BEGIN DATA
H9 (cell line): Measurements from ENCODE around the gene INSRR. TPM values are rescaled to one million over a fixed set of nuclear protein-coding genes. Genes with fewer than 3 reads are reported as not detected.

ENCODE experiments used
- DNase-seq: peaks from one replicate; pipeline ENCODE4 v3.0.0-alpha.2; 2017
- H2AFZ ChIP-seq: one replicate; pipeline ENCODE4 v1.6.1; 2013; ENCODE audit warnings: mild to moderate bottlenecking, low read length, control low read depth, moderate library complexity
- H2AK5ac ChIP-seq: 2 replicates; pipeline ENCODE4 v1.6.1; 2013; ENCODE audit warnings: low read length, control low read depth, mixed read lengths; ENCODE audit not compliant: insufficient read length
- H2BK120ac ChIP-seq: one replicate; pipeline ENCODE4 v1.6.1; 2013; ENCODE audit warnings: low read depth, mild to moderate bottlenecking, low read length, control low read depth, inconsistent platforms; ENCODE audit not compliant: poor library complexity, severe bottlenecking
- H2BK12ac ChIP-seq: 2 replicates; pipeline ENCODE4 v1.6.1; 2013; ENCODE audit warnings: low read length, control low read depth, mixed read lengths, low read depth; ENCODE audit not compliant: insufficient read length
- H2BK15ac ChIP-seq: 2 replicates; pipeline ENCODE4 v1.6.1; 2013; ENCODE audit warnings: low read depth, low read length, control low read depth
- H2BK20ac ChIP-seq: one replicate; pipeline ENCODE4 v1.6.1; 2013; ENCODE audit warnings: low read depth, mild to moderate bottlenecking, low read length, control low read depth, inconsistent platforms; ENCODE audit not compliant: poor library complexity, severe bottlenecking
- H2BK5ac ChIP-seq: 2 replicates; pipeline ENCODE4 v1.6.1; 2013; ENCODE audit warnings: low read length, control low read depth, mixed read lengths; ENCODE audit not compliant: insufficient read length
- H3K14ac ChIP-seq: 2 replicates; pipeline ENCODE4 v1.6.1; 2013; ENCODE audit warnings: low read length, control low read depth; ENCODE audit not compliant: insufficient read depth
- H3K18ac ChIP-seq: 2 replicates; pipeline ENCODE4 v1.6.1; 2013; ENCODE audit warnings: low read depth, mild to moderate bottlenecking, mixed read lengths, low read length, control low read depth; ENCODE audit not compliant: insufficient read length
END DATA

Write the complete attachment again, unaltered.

H9 (cell line): Measurements from ENCODE around the gene INSRR. TPM values are rescaled to one million over a fixed set of nuclear protein-coding genes. Genes with fewer than 3 reads are reported as not detected.

ENCODE experiments used
- DNase-seq: peaks from one replicate; pipeline ENCODE4 v3.0.0-alpha.2; 2017
- H2AFZ ChIP-seq: one replicate; pipeline ENCODE4 v1.6.1; 2013; ENCODE audit warnings: mild to moderate bottlenecking, low read length, control low read depth, moderate library complexity
- H2AK5ac ChIP-seq: 2 replicates; pipeline ENCODE4 v1.6.1; 2013; ENCODE audit warnings: low read length, control low read depth, mixed read lengths; ENCODE audit not compliant: insufficient read length
- H2BK120ac ChIP-seq: one replicate; pipeline ENCODE4 v1.6.1; 2013; ENCODE audit warnings: low read depth, mild to moderate bottlenecking, low read length, control low read depth, inconsistent platforms; ENCODE audit not compliant: poor library complexity, severe bottlenecking
- H2BK12ac ChIP-seq: 2 replicates; pipeline ENCODE4 v1.6.1; 2013; ENCODE audit warnings: low read length, control low read depth, mixed read lengths, low read depth; ENCODE audit not compliant: insufficient read length
- H2BK15ac ChIP-seq: 2 replicates; pipeline ENCODE4 v1.6.1; 2013; ENCODE audit warnings: low read depth, low read length, control low read depth
- H2BK20ac ChIP-seq: one replicate; pipeline ENCODE4 v1.6.1; 2013; ENCODE audit warnings: low read depth, mild to moderate bottlenecking, low read length, control low read depth, inconsistent platforms; ENCODE audit not compliant: poor library complexity, severe bottlenecking
- H2BK5ac ChIP-seq: 2 replicates; pipeline ENCODE4 v1.6.1; 2013; ENCODE audit warnings: low read length, control low read depth, mixed read lengths; ENCODE audit not compliant: insufficient read length
- H3K14ac ChIP-seq: 2 replicates; pipeline ENCODE4 v1.6.1; 2013; ENCODE audit warnings: low read length, control low read depth; ENCODE audit not compliant: insufficient read depth
- H3K18ac ChIP-seq: 2 replicates; pipeline ENCODE4 v1.6.1; 2013; ENCODE audit warnings: low read depth, mild to moderate bottlenecking, mixed read lengths, low read length, control low read depth; ENCODE audit not compliant: insufficient read length